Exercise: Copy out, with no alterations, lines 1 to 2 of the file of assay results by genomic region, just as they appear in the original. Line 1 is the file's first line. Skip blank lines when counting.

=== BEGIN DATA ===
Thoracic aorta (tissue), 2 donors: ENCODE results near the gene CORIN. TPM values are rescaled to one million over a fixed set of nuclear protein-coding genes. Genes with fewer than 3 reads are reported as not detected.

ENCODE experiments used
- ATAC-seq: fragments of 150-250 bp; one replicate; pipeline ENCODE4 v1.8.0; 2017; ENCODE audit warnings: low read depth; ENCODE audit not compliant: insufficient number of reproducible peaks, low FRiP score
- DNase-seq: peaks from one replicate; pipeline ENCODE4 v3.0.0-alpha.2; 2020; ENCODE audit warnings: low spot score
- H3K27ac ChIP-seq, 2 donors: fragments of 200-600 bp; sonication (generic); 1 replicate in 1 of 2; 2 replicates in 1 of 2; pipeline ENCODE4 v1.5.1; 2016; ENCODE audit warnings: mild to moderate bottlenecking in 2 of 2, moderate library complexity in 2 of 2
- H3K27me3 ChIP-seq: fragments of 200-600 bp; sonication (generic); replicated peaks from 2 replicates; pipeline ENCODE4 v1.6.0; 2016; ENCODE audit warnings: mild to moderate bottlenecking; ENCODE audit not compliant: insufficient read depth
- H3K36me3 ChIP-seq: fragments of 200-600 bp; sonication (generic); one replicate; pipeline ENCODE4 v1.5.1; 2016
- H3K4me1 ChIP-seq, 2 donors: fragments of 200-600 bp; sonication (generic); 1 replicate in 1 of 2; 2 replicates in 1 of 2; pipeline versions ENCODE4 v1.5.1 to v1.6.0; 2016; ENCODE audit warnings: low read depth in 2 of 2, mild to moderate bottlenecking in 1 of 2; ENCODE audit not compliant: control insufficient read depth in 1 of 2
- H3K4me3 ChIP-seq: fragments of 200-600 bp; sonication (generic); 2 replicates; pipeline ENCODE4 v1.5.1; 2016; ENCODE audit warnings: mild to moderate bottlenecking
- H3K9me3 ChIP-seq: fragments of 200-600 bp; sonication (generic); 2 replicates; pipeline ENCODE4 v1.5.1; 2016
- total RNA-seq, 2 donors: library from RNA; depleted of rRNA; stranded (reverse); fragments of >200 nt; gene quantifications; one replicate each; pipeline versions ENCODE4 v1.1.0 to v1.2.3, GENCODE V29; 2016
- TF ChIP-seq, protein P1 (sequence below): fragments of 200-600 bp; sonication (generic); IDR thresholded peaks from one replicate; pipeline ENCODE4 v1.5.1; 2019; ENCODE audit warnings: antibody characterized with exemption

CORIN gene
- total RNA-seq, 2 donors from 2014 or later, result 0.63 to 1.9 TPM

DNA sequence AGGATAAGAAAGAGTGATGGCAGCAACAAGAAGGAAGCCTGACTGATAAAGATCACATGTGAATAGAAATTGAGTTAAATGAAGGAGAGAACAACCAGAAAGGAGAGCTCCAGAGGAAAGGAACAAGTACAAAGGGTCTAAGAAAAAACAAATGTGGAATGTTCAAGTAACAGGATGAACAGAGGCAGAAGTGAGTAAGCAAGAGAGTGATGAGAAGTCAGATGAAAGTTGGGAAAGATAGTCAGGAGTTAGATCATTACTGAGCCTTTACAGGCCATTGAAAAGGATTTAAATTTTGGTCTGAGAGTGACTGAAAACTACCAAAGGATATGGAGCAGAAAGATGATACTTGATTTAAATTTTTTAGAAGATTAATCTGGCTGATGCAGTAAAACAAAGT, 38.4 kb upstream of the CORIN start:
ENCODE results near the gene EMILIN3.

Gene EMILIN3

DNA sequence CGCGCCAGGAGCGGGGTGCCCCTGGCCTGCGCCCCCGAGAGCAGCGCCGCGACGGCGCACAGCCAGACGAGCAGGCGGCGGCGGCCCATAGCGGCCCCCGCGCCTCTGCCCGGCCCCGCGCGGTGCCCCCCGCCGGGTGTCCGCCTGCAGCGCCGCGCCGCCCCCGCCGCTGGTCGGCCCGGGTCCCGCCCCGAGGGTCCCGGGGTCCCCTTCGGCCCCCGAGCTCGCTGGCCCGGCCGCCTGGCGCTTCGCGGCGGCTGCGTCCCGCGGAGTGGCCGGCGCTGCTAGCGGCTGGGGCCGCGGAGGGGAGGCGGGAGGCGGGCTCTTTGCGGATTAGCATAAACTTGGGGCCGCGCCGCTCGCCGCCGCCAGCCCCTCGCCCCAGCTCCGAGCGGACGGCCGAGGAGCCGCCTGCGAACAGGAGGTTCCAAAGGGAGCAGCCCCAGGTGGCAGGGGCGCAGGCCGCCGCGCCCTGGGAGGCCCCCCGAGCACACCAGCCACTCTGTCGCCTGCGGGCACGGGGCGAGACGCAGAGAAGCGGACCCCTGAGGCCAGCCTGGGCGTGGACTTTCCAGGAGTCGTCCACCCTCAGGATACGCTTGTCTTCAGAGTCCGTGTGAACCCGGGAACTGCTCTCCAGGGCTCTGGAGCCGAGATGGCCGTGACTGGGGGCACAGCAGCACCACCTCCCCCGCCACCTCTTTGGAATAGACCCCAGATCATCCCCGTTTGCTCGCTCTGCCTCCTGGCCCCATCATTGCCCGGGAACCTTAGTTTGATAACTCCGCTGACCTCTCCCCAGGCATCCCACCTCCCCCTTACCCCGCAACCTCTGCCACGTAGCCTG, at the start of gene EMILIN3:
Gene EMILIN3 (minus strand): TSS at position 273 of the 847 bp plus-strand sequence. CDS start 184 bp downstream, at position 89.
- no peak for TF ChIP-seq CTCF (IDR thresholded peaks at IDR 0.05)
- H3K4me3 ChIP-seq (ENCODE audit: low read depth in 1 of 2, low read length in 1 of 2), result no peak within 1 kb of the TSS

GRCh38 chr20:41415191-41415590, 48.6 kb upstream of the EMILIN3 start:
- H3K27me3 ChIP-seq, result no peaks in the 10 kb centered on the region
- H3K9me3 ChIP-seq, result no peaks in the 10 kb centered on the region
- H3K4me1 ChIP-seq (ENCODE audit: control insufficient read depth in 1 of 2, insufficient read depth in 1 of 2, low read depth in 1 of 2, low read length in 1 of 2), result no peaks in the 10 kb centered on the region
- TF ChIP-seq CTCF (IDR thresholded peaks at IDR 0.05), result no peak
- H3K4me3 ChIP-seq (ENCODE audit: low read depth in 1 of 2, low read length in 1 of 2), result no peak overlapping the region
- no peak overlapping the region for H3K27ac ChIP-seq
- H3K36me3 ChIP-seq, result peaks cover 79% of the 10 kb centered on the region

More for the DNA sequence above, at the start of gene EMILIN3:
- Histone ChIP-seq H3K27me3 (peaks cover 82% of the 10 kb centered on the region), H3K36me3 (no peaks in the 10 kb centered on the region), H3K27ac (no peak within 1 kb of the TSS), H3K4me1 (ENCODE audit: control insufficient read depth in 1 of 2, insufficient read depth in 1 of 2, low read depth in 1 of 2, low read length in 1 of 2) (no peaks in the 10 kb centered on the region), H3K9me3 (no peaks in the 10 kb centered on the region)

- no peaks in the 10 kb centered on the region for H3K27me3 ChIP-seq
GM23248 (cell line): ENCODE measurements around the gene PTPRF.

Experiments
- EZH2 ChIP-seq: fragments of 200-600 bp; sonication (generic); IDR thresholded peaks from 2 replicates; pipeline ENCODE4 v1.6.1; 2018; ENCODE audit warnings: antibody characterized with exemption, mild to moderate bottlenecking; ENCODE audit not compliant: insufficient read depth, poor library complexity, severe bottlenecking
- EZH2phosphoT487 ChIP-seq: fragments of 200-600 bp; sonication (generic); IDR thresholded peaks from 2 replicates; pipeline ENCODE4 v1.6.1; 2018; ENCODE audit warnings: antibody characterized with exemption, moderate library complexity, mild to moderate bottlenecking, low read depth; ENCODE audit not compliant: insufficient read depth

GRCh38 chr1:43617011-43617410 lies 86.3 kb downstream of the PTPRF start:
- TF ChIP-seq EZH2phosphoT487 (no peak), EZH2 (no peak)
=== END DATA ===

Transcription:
Thoracic aorta (tissue), 2 donors: ENCODE results near the gene CORIN. TPM values are rescaled to one million over a fixed set of nuclear protein-coding genes. Genes with fewer than 3 reads are reported as not detected.

ENCODE experiments used